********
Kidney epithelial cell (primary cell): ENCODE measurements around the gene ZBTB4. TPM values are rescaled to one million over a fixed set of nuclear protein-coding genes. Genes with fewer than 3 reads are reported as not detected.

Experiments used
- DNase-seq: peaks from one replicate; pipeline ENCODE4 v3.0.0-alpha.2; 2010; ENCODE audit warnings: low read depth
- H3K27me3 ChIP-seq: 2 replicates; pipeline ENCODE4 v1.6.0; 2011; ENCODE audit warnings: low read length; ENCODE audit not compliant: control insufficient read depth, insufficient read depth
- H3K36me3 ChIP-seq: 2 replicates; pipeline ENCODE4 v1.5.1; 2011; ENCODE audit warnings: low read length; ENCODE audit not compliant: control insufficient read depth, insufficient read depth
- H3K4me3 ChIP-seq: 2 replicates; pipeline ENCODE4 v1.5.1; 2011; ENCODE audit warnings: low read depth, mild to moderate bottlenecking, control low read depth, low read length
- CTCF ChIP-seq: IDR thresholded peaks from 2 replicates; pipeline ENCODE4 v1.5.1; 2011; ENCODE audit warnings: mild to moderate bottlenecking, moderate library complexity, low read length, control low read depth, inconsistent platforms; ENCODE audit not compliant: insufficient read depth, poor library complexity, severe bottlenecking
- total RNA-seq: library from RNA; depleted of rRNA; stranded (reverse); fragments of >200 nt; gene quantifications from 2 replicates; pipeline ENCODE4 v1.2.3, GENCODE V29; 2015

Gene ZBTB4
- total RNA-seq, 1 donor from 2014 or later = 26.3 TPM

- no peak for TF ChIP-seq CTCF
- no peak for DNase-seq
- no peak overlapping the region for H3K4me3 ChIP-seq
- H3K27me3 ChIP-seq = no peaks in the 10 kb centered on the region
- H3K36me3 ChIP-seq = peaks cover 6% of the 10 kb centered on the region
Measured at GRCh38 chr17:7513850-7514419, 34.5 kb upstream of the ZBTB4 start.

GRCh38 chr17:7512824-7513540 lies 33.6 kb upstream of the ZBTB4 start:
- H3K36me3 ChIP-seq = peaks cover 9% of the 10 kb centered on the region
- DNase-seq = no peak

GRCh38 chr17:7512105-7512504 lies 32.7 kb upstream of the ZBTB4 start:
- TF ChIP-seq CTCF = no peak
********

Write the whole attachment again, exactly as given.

Kidney epithelial cell (primary cell): ENCODE measurements around the gene ZBTB4. TPM values are rescaled to one million over a fixed set of nuclear protein-coding genes. Genes with fewer than 3 reads are reported as not detected.

Experiments used
- DNase-seq: peaks from one replicate; pipeline ENCODE4 v3.0.0-alpha.2; 2010; ENCODE audit warnings: low read depth
- H3K27me3 ChIP-seq: 2 replicates; pipeline ENCODE4 v1.6.0; 2011; ENCODE audit warnings: low read length; ENCODE audit not compliant: control insufficient read depth, insufficient read depth
- H3K36me3 ChIP-seq: 2 replicates; pipeline ENCODE4 v1.5.1; 2011; ENCODE audit warnings: low read length; ENCODE audit not compliant: control insufficient read depth, insufficient read depth
- H3K4me3 ChIP-seq: 2 replicates; pipeline ENCODE4 v1.5.1; 2011; ENCODE audit warnings: low read depth, mild to moderate bottlenecking, control low read depth, low read length
- CTCF ChIP-seq: IDR thresholded peaks from 2 replicates; pipeline ENCODE4 v1.5.1; 2011; ENCODE audit warnings: mild to moderate bottlenecking, moderate library complexity, low read length, control low read depth, inconsistent platforms; ENCODE audit not compliant: insufficient read depth, poor library complexity, severe bottlenecking
- total RNA-seq: library from RNA; depleted of rRNA; stranded (reverse); fragments of >200 nt; gene quantifications from 2 replicates; pipeline ENCODE4 v1.2.3, GENCODE V29; 2015

Gene ZBTB4
- total RNA-seq, 1 donor from 2014 or later = 26.3 TPM

- no peak for TF ChIP-seq CTCF
- no peak for DNase-seq
- no peak overlapping the region for H3K4me3 ChIP-seq
- H3K27me3 ChIP-seq = no peaks in the 10 kb centered on the region
- H3K36me3 ChIP-seq = peaks cover 6% of the 10 kb centered on the region
Measured at GRCh38 chr17:7513850-7514419, 34.5 kb upstream of the ZBTB4 start.

GRCh38 chr17:7512824-7513540 lies 33.6 kb upstream of the ZBTB4 start:
- H3K36me3 ChIP-seq = peaks cover 9% of the 10 kb centered on the region
- DNase-seq = no peak

GRCh38 chr17:7512105-7512504 lies 32.7 kb upstream of the ZBTB4 start:
- TF ChIP-seq CTCF = no peak